Hello blog! I've missed you!! I'm sorry I've been absent; my internet in the flat has lately decided to hate me with a vengeance. It's a bit better at the moment (although not quite good enough that it'll let me put pictures into this post; apologies), so hopefully I will be able to tell you the last installment of my spring break saga, and then I have the adventures of the last two weekends in Paris and Stratford-upon-Avon! (I promise I will get back to the writing stuff soon as well.)
So. When I left off, we had arrived in Venice under less than ideal circumstances, but we had finally found our hotel and gone to sleep. We got up around 10 the next morning, as it had been too stressful of a night to do our usual "get up early-ish and seize the day!" thing. We decided that our plan was to explore Venice a bit and get our bearings, but to get back to our hotel before dark, because we had had quite enough of wandering around Venetian alleyways in the dark with no idea of where we were going. We found a cafe around the corner from our hotel and had the first of several days of cake for breakfast. The food in Italy, by the way, is outstanding.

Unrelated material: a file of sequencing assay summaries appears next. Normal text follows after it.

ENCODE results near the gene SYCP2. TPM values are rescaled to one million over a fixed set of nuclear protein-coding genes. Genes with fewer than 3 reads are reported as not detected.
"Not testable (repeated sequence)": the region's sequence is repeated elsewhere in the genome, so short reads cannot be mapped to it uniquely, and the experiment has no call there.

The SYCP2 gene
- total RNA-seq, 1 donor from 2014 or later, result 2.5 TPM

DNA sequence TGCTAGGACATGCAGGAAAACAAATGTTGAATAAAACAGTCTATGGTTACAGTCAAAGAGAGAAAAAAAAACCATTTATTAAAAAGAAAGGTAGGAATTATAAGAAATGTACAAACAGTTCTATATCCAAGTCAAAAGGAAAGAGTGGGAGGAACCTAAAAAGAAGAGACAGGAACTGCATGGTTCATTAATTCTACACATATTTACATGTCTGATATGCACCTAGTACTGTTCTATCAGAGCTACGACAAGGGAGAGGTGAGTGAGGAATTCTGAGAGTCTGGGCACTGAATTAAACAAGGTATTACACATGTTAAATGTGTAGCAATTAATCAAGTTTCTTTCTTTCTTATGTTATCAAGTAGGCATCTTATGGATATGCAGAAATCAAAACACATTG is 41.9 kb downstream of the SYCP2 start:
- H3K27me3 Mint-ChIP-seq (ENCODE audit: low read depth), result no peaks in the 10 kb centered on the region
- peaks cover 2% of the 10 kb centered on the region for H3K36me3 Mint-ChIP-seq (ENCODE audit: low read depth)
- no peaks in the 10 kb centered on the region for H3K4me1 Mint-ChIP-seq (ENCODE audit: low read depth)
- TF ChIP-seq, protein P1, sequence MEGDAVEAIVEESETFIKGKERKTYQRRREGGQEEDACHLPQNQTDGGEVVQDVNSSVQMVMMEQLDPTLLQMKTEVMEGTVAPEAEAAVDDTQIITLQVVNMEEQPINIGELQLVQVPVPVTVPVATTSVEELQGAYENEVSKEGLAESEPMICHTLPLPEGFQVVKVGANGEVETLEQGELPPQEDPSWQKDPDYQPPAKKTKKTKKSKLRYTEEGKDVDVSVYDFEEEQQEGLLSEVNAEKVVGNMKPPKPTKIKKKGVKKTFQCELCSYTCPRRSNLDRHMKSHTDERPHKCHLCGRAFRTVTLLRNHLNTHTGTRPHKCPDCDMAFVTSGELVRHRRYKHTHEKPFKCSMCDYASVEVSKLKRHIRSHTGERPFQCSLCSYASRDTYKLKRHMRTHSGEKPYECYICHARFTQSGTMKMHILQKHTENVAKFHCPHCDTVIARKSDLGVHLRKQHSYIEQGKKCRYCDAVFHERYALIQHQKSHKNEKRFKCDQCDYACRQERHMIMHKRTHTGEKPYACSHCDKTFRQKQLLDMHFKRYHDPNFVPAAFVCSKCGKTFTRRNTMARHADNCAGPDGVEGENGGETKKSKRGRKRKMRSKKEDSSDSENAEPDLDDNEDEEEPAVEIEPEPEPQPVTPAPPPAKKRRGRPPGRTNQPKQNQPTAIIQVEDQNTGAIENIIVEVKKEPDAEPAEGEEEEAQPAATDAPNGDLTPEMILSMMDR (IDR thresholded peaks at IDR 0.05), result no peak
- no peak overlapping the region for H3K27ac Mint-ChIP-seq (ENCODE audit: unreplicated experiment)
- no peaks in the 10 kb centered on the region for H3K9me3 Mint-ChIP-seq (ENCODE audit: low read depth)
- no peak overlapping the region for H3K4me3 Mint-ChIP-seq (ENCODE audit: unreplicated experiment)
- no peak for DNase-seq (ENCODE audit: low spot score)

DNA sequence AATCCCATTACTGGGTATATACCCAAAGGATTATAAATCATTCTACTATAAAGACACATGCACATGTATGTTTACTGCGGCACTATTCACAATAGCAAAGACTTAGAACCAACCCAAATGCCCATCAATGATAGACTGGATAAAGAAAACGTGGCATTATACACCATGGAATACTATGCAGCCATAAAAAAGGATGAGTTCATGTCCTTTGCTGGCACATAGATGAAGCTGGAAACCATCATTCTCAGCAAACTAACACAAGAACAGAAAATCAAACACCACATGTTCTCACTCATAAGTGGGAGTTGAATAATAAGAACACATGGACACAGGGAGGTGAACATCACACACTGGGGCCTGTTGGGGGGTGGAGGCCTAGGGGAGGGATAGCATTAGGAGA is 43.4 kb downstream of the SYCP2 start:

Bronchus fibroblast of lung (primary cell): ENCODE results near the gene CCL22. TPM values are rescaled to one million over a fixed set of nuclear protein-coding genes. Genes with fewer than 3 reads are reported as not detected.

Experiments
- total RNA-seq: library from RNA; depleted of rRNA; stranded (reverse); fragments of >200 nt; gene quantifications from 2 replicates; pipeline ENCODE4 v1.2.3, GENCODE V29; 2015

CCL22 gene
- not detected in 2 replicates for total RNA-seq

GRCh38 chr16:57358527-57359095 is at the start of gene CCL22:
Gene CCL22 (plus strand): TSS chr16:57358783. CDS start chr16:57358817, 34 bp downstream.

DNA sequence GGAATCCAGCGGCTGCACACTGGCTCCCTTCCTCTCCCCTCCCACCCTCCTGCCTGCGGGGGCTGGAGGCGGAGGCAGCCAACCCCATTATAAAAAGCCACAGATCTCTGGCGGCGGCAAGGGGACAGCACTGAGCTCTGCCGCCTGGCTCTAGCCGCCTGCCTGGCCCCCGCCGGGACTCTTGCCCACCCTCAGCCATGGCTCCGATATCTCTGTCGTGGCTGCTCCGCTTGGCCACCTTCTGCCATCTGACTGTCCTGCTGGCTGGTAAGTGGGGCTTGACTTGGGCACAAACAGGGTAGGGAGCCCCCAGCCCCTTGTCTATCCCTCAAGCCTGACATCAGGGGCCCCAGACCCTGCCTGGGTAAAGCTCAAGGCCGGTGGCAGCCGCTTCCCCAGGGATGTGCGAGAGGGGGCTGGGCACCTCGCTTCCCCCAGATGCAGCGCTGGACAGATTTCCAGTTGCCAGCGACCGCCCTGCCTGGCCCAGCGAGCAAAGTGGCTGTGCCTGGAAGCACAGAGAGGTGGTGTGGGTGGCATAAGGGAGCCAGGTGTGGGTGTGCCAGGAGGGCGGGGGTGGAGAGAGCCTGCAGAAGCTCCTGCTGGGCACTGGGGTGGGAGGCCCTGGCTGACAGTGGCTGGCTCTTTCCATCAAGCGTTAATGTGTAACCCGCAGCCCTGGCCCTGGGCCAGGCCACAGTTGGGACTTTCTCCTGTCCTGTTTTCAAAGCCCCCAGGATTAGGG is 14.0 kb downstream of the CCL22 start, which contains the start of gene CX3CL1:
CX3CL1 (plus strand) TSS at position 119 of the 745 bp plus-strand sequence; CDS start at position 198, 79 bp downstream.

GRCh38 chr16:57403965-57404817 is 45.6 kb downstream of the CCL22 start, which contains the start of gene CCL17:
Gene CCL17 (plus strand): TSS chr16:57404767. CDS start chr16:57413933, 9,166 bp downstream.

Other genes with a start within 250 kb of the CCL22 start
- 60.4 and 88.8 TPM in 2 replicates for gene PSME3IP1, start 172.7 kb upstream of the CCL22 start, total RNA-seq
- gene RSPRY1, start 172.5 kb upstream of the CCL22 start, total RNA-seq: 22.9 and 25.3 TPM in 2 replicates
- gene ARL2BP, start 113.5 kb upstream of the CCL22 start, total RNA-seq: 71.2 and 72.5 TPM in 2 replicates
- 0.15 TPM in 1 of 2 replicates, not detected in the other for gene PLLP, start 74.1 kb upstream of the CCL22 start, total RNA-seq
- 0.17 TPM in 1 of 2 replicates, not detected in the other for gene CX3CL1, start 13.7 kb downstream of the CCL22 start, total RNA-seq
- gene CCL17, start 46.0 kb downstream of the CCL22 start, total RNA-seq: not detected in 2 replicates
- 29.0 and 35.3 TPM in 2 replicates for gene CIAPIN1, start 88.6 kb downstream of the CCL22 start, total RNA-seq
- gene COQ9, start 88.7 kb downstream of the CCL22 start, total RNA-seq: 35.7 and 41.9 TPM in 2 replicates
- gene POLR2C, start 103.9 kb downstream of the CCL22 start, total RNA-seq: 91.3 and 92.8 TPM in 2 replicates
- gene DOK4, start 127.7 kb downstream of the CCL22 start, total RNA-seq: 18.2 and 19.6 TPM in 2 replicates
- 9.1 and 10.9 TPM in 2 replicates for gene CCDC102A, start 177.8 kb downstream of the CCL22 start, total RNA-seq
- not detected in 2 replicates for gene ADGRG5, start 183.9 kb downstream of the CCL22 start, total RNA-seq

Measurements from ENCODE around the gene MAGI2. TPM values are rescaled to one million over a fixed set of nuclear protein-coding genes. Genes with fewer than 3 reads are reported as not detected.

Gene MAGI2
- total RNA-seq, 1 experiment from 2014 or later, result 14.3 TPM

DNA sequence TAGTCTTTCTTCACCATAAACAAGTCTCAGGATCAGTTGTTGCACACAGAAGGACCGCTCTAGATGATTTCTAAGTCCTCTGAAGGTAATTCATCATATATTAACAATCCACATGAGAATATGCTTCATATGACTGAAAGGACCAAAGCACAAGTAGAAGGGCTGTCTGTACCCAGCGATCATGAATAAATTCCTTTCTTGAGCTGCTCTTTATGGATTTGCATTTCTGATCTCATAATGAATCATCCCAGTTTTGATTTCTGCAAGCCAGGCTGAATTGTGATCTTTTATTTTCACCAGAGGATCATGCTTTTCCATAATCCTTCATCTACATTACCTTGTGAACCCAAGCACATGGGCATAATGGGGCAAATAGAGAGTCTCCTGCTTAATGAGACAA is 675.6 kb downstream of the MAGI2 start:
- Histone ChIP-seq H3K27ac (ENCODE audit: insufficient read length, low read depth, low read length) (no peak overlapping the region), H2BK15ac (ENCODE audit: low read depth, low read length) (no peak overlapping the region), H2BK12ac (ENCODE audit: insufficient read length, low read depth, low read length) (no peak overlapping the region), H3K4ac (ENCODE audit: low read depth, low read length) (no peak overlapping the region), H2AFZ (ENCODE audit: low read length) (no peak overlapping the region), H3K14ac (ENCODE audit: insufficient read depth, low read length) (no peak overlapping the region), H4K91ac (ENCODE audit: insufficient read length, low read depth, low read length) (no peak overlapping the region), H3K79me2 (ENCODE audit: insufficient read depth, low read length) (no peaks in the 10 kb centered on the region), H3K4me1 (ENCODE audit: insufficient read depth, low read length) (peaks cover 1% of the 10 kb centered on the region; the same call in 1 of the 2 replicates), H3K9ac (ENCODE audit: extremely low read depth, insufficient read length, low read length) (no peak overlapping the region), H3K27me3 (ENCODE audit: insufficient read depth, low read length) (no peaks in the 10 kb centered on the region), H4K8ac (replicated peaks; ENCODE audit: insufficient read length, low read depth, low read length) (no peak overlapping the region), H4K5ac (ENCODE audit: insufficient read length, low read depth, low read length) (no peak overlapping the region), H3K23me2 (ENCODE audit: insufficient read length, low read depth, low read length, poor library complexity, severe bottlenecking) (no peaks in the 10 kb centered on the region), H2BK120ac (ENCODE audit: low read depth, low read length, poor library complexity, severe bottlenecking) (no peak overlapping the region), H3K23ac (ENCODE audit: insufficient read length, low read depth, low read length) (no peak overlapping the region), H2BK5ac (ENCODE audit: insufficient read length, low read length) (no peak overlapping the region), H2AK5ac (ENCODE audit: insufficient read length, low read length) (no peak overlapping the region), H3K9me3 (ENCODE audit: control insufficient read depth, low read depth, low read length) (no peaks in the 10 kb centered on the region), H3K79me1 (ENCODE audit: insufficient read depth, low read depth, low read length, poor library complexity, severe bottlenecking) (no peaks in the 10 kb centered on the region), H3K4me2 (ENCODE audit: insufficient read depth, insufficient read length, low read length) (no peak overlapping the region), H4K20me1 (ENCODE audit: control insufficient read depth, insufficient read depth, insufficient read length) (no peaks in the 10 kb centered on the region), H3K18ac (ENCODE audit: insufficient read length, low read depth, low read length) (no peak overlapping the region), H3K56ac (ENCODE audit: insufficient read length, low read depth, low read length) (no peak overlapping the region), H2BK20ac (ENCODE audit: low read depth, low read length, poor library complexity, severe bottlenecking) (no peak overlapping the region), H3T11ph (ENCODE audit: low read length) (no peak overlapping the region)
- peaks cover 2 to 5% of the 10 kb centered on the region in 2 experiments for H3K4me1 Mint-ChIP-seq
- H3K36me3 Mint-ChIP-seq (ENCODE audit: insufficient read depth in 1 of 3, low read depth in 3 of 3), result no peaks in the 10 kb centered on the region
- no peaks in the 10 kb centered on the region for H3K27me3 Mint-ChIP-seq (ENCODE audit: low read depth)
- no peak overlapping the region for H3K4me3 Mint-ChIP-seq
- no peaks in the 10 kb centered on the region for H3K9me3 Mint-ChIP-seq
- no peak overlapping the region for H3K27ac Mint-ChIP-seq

We wandered around a bit after breakfast, without really having too strong of an idea of where it was we wanted to go. We finally did manage to find the Grand Canal and we sat on the edge and watched the boats go by for a little while. I hadn't thought of it beforehand, but Venice smells like the ocean, and sitting there in the sun watching the gondolas and vaporetti, and the wake of the boats splashing up against the edge of the canals, really felt like a proper vacation. Once we'd gotten there, our time in Venice was very relaxed and pleasant - I'd love to go back someday.
After watching the boats for a while, we followed the signs on the sides of various buildings towards the Rialto bridge, and then from there we made our way to the Piazza San Marco. The square is beautiful, and while it is full of pigeons we did not have any of them clambering over us this time (always nice). It also has the famous Venetian winged lions - much more fun than pigeons, even if these don't move. We went into the Basilica San Marco as well, and marveled at the mosaic work inside. Everything, from floor to ceiling, is done in intricate mosaic tiles. As I walked around staring at the gilded ceiling, probably with my mouth hanging open, all I could think, aside from general awe, was "how did they get that up there?!"